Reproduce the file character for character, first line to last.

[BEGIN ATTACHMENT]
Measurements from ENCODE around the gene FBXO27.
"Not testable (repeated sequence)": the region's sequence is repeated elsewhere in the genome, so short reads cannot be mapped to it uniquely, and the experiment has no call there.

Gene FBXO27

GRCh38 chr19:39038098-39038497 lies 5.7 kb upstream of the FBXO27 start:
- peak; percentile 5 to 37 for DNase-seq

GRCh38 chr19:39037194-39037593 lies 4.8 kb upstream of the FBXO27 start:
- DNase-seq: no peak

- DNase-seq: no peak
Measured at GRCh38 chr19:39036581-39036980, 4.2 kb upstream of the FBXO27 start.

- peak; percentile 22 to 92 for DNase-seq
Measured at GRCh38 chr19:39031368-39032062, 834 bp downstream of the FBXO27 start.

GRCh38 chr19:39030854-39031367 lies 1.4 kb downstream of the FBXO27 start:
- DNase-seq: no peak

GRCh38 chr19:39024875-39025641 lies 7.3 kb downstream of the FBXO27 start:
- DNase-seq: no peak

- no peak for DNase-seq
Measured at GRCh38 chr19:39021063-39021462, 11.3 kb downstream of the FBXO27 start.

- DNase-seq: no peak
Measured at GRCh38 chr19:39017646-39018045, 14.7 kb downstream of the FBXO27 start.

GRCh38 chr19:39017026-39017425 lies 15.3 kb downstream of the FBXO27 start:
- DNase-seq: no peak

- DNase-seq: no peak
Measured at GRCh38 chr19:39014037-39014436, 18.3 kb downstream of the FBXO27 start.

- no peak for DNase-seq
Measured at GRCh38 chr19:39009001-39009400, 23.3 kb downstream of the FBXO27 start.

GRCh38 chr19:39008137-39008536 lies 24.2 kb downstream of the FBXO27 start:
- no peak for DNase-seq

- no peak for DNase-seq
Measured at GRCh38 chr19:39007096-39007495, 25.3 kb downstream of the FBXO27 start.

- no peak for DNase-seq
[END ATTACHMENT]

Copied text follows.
Measurements from ENCODE around the gene FBXO27.
"Not testable (repeated sequence)": the region's sequence is repeated elsewhere in the genome, so short reads cannot be mapped to it uniquely, and the experiment has no call there.

Gene FBXO27

GRCh38 chr19:39038098-39038497 lies 5.7 kb upstream of the FBXO27 start:
- peak; percentile 5 to 37 for DNase-seq

GRCh38 chr19:39037194-39037593 lies 4.8 kb upstream of the FBXO27 start:
- DNase-seq: no peak

- DNase-seq: no peak
Measured at GRCh38 chr19:39036581-39036980, 4.2 kb upstream of the FBXO27 start.

- peak; percentile 22 to 92 for DNase-seq
Measured at GRCh38 chr19:39031368-39032062, 834 bp downstream of the FBXO27 start.

GRCh38 chr19:39030854-39031367 lies 1.4 kb downstream of the FBXO27 start:
- DNase-seq: no peak

GRCh38 chr19:39024875-39025641 lies 7.3 kb downstream of the FBXO27 start:
- DNase-seq: no peak

- no peak for DNase-seq
Measured at GRCh38 chr19:39021063-39021462, 11.3 kb downstream of the FBXO27 start.

- DNase-seq: no peak
Measured at GRCh38 chr19:39017646-39018045, 14.7 kb downstream of the FBXO27 start.

GRCh38 chr19:39017026-39017425 lies 15.3 kb downstream of the FBXO27 start:
- DNase-seq: no peak

- DNase-seq: no peak
Measured at GRCh38 chr19:39014037-39014436, 18.3 kb downstream of the FBXO27 start.

- no peak for DNase-seq
Measured at GRCh38 chr19:39009001-39009400, 23.3 kb downstream of the FBXO27 start.

GRCh38 chr19:39008137-39008536 lies 24.2 kb downstream of the FBXO27 start:
- no peak for DNase-seq

- no peak for DNase-seq
Measured at GRCh38 chr19:39007096-39007495, 25.3 kb downstream of the FBXO27 start.

- no peak for DNase-seq